Children represent a significant proportion of migrants and refugees. At least 1 in 3 people arriving to Greece by sea in 2016 were children. In the same year, the number of unaccompanied children arriving to Italy has doubled compared to 2015. However, actions for children have remained uneven and insufficient. Responses to migration cannot be effective or protect children unless they systematically take into account their best interests and specific needs.
A broad range of monitoring bodies and civil society organisations have been calling for a comprehensive and rights-based approach to all refugee and migrant children for several years. The initiative taken by the European Commission, and in particular Commissioner Jourova, to put a focus on the rights of all refugee and migrant children is timely and essential. Governments re-committed to protect the rights of all refugee and migrant children at the UN High-level Summit of 19 September 2016. The growing challenges facing refugee and migrant children across Europe now require renewed political commitment and much more action at European level.
Some of the rights violations that refugee and migrant children face daily en route to, and within, the EU include lack of safety, food and access to services, such as health care and shelter; separation from their parents; extortion, violence and exploitation as well as injury and death. Across Europe, we are continuously witnessing the harsh conditions under which children have to survive, deprived of basic rights such as health care, education, birth registration and housing, as well as due process and justice in immigration and asylum procedures, legal representation, and effective guardianship for unaccompanied children. Children may face such challenges when they are unaccompanied, separated or with parents, and at different stages of immigration and asylum procedures and residence. Children themselves confirm that education, information about their rights and insecurity about their residence status are among their key concerns.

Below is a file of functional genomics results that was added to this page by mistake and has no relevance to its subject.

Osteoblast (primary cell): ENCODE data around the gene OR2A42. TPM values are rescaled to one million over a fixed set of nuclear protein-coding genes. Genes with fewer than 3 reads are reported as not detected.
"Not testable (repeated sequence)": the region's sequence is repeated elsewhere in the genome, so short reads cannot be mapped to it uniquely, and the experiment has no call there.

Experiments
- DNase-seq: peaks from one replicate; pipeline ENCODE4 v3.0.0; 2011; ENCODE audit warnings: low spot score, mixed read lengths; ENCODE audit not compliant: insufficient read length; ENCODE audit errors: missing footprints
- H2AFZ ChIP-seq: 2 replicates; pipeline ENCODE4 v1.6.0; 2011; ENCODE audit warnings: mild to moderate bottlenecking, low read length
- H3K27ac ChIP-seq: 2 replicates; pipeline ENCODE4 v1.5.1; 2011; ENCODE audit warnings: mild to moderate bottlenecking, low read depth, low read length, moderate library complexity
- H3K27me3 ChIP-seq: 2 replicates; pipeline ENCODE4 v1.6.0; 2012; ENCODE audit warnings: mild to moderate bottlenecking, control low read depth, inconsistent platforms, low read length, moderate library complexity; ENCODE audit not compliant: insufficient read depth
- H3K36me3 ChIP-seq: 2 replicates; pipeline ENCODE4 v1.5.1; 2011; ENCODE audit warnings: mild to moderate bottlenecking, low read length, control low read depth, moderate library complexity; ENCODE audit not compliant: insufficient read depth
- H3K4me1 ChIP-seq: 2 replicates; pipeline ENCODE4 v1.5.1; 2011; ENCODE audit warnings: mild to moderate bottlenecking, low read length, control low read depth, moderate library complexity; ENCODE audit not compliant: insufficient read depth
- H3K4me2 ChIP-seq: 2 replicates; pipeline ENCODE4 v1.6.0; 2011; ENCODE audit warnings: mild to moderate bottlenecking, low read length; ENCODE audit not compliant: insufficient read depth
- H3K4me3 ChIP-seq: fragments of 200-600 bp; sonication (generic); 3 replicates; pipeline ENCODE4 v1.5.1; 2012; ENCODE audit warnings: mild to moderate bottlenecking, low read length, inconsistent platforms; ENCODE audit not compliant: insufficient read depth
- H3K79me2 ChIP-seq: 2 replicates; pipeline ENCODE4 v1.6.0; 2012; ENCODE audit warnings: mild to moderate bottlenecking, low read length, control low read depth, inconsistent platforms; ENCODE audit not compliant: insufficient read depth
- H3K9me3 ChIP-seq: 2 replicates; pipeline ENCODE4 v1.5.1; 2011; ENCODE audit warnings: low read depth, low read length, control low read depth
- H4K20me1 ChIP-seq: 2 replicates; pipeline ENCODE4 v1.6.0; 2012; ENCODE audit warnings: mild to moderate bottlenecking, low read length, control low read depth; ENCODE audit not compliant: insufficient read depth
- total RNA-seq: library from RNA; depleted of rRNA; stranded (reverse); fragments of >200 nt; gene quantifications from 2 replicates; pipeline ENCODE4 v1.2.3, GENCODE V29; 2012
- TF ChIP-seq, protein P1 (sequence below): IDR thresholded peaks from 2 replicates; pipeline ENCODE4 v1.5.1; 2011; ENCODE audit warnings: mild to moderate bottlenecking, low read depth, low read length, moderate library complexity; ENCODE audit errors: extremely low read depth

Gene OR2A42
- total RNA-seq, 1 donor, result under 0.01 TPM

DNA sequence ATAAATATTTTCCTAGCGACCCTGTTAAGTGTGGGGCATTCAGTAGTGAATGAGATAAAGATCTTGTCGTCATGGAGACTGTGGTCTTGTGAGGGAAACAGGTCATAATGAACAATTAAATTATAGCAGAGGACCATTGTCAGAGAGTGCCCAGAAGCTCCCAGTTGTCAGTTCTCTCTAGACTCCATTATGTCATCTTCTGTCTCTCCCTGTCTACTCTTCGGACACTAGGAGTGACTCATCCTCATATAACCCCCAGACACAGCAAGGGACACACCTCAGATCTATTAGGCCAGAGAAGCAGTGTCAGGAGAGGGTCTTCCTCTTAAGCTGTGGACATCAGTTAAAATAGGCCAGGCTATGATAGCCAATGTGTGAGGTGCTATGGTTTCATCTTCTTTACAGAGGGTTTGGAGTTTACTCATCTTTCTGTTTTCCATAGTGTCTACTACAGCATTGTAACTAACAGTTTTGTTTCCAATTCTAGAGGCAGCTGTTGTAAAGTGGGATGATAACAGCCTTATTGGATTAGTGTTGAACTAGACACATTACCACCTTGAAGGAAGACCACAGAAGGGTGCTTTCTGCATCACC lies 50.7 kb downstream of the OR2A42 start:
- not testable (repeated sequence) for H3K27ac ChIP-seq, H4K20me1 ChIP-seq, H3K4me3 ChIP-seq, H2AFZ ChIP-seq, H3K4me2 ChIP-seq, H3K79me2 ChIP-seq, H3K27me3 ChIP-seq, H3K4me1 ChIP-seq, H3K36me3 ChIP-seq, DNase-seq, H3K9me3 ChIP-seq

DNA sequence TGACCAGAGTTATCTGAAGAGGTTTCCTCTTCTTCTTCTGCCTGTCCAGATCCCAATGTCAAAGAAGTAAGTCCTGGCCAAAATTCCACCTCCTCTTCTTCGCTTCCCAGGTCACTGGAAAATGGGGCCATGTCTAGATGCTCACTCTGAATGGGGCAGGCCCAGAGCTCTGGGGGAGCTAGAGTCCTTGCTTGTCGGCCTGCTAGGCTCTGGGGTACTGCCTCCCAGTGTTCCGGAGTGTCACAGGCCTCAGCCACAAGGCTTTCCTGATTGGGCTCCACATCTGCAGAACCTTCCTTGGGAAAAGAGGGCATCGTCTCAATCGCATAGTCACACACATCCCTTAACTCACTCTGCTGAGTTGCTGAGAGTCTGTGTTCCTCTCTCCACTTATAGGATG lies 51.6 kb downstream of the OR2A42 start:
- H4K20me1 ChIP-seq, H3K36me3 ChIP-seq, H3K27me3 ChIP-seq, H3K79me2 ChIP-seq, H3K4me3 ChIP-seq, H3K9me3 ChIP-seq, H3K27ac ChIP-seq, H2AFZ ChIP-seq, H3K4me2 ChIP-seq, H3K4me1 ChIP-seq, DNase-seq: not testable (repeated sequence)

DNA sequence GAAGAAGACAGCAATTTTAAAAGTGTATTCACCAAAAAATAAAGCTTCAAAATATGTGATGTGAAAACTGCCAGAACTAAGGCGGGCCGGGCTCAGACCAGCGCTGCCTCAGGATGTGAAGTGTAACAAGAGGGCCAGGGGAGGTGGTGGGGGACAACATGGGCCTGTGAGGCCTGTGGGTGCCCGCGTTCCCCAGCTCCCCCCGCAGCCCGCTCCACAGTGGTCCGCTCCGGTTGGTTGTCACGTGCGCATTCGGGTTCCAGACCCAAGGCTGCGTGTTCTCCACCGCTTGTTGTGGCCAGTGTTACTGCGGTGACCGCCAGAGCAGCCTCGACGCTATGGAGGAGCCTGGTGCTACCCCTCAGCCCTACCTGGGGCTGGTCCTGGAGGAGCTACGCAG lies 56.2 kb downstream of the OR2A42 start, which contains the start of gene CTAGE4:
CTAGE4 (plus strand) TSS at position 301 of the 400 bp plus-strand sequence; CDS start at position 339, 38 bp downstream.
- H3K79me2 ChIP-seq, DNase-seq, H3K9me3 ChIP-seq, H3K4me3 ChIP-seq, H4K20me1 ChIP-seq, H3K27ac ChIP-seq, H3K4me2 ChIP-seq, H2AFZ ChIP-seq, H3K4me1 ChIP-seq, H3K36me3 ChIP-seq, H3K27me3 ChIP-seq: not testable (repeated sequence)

We urge EU leadership and immediate action, in cooperation with civil society, in the following priority areas:
1. Adoption of an EU Action Plan on all refugee and migrant children
2. Reforming the asylum legislation
3. Prioritising children in all migration and asylum policies
4. Funding for strengthening child protection systems
5. Addressing refugee and migrant children in all areas
6. Protecting children across borders
7. Ensuring and using quality data and evidence.
The statement is available here.